Elliot Forbes (August 20, 1917, Cambridge, Massachusetts – January 9, 2006, in Cambridge), known as "El", was an American conductor and musicologist noted for his Beethoven scholarship.
Forbes came from a Boston Brahmin family; his father, Edward W. Forbes, was the director of Harvard's Fogg Art Museum. He attended Harvard, receiving a BA in 1941 and an MA in 1947, both in music; he studied with Walter Piston, and while he was a graduate student, he was assistant conductor of the Harvard Glee Club. From 1947-58, he taught at Princeton University, but in 1958 he returned to Harvard and remained there for the rest of his life as Fanny Peabody Professor of Music (and, after 1984, Professor Emeritus.)
He was the chief conductor of the Harvard Glee Club and Radcliffe Choral Society from 1958-1970; his students included Isaiah Jackson, now director of the Pro Arte Chamber Orchestra of Boston, and William Christie, founder and director of the European baroque ensemble Les Arts Florissants. While conductor, he led both groups on a tour around the world in 1967.
Aside from conducting, his scholarly work focused on the life and work of Beethoven, particularly his choral music. His edition of Thayer's Life of Beethoven (1964) has been called "a substantial contribution to Beethoven scholarship." He also wrote two notable volumes of the history of music at Harvard, and edited the Harvard-Radcliffe Choral Music Series. He was on the boards of the New England Conservatory, Pro Arte Chamber Orchestra, and Isabella Stewart Gardner Museum, whose piano is dedicated in his honor.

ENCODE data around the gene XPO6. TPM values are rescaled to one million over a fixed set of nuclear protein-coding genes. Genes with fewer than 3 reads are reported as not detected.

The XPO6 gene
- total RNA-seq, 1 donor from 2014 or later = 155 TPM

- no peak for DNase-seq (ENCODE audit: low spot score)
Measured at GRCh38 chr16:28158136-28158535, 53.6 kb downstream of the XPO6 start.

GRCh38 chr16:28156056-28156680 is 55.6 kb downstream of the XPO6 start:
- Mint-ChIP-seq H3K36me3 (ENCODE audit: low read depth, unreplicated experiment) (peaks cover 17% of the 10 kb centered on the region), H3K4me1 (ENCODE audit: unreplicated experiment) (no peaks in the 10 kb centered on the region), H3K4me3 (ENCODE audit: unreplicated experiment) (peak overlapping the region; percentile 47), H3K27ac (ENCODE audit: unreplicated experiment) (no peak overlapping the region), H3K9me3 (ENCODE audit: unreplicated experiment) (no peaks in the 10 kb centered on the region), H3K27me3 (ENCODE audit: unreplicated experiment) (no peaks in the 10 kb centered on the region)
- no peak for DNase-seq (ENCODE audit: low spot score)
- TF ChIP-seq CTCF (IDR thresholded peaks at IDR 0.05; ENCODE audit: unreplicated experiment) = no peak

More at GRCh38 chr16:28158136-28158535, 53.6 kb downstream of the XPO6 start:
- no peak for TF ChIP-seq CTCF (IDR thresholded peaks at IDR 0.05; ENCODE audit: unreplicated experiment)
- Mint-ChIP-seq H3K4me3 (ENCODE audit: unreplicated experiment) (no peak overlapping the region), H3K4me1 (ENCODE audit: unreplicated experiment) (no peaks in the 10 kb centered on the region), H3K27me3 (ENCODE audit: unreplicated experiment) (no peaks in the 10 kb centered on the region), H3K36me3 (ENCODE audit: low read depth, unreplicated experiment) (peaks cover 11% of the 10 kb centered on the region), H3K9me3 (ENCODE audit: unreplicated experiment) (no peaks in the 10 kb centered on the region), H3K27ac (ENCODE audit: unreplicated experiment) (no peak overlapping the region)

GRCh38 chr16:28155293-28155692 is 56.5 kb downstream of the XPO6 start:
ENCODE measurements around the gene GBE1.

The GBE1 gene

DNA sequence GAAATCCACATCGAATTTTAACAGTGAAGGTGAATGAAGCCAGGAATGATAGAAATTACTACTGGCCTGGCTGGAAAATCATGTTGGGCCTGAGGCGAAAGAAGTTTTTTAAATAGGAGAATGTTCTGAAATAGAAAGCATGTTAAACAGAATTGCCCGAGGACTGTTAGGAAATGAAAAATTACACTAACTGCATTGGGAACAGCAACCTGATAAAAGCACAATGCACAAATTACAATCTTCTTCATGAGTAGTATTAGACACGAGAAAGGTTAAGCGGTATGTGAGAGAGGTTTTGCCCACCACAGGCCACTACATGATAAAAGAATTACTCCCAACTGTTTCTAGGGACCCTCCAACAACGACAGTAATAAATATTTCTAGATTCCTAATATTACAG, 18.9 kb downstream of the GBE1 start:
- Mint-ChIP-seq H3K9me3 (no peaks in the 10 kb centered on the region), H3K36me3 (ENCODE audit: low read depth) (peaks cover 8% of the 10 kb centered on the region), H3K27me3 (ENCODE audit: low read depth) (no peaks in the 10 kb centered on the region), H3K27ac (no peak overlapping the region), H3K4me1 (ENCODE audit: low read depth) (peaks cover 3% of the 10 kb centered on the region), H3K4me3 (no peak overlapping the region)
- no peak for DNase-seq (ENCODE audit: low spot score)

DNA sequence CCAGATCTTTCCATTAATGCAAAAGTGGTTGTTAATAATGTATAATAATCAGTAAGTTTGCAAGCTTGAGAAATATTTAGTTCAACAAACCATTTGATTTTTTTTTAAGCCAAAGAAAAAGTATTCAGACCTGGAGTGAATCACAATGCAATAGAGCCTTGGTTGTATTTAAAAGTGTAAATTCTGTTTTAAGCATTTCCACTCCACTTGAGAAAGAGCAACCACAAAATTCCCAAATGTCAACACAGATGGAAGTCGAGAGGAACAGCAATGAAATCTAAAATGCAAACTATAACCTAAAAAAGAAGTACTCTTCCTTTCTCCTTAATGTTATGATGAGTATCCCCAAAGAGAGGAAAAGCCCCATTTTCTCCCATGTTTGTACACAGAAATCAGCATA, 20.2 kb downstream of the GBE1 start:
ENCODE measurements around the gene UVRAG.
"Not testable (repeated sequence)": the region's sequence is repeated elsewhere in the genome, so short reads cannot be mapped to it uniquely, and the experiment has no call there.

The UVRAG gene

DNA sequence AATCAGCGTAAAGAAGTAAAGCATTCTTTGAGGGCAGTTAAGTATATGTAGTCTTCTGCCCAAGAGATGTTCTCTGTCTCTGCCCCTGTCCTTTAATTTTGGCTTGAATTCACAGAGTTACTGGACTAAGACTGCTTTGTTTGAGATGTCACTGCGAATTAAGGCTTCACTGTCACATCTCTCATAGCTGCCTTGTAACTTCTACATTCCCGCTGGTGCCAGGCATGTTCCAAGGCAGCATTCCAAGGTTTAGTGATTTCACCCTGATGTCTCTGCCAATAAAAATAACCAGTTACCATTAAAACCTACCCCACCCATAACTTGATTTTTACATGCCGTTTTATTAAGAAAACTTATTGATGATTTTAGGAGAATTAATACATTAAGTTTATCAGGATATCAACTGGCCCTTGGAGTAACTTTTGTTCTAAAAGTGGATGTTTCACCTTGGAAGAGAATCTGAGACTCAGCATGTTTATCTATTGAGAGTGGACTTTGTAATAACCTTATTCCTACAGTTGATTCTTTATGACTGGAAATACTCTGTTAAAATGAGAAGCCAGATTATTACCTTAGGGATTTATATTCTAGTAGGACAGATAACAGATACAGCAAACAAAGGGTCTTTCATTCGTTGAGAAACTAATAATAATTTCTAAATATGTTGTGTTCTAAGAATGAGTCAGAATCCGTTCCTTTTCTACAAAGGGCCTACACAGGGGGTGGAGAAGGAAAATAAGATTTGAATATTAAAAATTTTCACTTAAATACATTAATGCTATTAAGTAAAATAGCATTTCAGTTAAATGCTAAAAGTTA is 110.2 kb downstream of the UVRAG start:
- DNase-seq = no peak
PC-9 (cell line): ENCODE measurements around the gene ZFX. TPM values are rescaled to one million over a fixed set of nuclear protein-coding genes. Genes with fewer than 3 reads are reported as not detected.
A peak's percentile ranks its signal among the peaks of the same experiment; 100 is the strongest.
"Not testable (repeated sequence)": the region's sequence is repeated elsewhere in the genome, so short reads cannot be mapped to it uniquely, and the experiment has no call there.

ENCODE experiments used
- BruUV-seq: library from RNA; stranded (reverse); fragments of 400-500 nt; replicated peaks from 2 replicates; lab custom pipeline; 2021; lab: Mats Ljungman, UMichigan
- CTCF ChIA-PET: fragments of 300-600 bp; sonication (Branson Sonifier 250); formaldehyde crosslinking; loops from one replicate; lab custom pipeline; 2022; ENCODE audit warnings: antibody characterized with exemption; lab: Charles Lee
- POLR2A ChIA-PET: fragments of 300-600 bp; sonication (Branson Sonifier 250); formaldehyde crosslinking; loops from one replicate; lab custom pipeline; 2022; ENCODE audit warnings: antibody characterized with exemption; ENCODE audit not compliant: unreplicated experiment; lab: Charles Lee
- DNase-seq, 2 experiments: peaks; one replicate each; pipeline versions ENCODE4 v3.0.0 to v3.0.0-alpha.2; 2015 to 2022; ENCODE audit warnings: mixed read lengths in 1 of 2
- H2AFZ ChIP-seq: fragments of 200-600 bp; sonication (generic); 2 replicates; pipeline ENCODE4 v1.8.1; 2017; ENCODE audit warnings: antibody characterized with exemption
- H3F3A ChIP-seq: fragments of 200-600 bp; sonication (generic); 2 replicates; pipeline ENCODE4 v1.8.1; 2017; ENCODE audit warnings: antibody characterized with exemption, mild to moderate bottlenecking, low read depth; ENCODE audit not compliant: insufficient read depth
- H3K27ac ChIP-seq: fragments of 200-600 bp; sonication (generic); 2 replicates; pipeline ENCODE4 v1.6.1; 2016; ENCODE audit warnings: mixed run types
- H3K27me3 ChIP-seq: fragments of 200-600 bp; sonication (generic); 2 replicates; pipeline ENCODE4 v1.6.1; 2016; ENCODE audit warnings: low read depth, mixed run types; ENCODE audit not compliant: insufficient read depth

He received Harvard's Alumni Medal in 1991 and an honorary doctorate in 2003. Right up to his death, he remained an unflagging supporter of undergraduate performers, frequently attending events at which he was the only faculty member present.
Forbes was married to Kathleen Brooks Allen. His grandson is musician Ed Droste from Grizzly Bear.
A Neglected Work in Beethoven's Choral Music: the Funeral Cantata, Essays on Music in Honor of Archibald Thompson Davison (Cambridge, MA, 1957), 253–61 Ed.: Thayer's Life of Beethoven (Princeton, NJ, 1964, 2/1967)
The Choral Music of Beethoven, American Choral Review, xi/3 (1968–9) [whole issue]
Beethoven as a Choral Composer, PRMA, xcvii (1970–71), 69–82
Beethoven's Choral Music: a Reappraisal, American Choral Review, xxiv/2–3 (1982), 67–82
A History of Music at Harvard (Cambridge, MA, 1988–93)